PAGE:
Millions of British Gas customers to see bills rise by 12.5% - but this is how you can avoid it
The Big Six energy giant confirmed the price rise, which will take effect on September 15, after a blunder on Monday saw the group mistakenly publish an incomplete statement about increasing electricity tariffs on its website.
Centrica-owned British Gas said the price rise is its first since November 2013 and the group pledged to help protect more than 200,000 vulnerable customers from the increase.
The price hike will mean an average dual fuel bill for a typical annual household tariff will rise by £76 to £1,120 - a 7.3% increase, according to British Gas.
A spokeswoman for the Department for Business, Energy and Industrial Strategy said: "Energy firms should treat all their customers fairly and we're concerned this price rise will hit many people already on poor-value tariffs."
Why are prices going up?
Details of the increase comes as British Gas owner Centrica posted half-year results revealing that earnings from its consumer business plunged by more than a quarter after it lost 377,000 UK customer accounts in the first half.
Underlying operating profits from its UK home energy supply arm tumbled 26% to £381 million as the group said it was also hit by warmer than normal temperatures and the pre-payment tariff cap.
Centrica's overall underlying operating profits were 4% lower at £816 million for the six months to June 30.
The group said it held off from the price rise a for "up to six months longer than some of our competitors".
The group said it will give more than 200,000 customers receiving a warm home discount a £76 credit to offset the tariff increase.
British Gas is the last of the Big Six providers to increase prices after it promised in December last year to freeze tariffs until August.
The group insisted its overall electricity costs had increased by 16% since 2014.
But the move flies in the face of the Government, which made a pre-election pledge to introduce a price cap, although that has since been watered down to cover vulnerable households only.
Iain Conn, the chief executive of Centrica, told BBC Radio 4's Today programme that while the commodity price of electricity had come down, it was facing "significant cost pressure" on transmission and distribution, as well as costs associated with Government policy.
He added: "The net effect of both of these is an increase of about £62 on the average bill, and that is the main driver of the increase, combined with the fact that our electricity prices at British Gas have been some of the cheapest in the market, and actually we're now selling our electricity at a loss, which is clearly not sustainable."
Mr Conn went on to say the energy market "does need to be and could be reformed", but warned a price cap would reduce competition.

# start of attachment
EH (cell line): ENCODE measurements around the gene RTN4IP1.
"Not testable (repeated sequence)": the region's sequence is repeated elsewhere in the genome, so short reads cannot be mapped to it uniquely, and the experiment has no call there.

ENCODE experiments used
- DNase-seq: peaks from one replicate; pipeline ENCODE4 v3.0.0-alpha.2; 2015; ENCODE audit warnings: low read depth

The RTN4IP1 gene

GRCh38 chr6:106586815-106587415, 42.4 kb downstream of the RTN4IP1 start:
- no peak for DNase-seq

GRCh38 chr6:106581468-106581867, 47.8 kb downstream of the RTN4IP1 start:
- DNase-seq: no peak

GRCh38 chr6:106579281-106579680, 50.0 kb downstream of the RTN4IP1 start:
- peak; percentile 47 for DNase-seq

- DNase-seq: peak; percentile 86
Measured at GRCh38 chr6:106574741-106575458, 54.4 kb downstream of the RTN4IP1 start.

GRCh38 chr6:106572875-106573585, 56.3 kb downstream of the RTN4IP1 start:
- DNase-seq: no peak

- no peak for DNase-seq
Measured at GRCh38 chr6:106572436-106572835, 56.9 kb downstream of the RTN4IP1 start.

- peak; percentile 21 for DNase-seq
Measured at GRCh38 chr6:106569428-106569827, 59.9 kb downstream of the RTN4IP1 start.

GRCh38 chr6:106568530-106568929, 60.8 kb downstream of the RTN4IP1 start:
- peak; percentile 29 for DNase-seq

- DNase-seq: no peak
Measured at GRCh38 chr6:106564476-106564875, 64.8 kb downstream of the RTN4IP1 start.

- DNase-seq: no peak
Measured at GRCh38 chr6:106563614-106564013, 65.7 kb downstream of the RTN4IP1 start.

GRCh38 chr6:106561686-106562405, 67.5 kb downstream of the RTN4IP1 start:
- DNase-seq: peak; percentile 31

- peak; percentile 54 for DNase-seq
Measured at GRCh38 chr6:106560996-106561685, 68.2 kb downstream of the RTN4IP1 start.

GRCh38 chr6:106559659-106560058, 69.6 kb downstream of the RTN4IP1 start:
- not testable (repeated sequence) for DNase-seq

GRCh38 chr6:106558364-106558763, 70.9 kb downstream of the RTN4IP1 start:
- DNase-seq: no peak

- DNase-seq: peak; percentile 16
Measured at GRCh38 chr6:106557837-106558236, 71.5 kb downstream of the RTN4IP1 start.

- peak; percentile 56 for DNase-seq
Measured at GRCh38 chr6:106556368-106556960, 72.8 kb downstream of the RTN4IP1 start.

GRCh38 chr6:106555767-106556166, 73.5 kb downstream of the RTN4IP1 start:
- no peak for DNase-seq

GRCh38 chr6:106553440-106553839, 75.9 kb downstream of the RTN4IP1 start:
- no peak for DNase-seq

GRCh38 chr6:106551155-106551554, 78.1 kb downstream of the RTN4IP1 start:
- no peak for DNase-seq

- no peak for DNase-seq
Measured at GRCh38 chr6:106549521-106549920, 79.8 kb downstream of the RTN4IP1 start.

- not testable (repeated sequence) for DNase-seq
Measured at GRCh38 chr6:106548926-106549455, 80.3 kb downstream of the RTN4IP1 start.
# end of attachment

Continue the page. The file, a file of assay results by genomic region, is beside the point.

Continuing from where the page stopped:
"We're actually proposing that the Government are even bolder and instead of capping standard variable tariff, they should reform it so that it's removed altogether so that contracts that don't have any end are actually phased out and that the level playing field is created so that all suppliers pay the Government's costs," Mr Conn said.
"Currently only the large suppliers pay these, and we don't think that's good for the market."
What you can do
Martin Lewis, of Money Saving Expert, believes that switching to a cheaper plan will help customers knock hundreds of pounds off their bill.
He said: "This is British Gas’ catch-up price hike. It was the only one of the big 6 firms not to raise prices at the start of the year, and now, as predicted, it’ll do it from September. And that means, if, (as is possible) we see another batch of rises this coming winter, its customers will feel like they been price-slapped twice in rapid succession.
"While this freeze has given people a little respite from price moves over the key high use winter period – the problem is for many the false sense of security that it wouldn’t move prices meant they did nothing, when they could’ve cut their rate, and locked that in for longer, by actively picking a far cheaper 1 year fixed energy tariff.
"So let this be a clarion call for British Gas customers (and all those on big 6 standard tariffs).
"Do not sit on your backside and just take this. For someone with typical use, on British Gas’ standard tariff you're going to be paying £1,120 a year from September.
"The cheapest tariffs on the market are £840 for the same usage. And switching is usually no big deal - there’s no break in service, no engineers coming to call - it’s the same gas, same electricity, same safety – only the price and who provides customer service actually changes."
Find the cheapest deal at www.cheapenergyclub.com.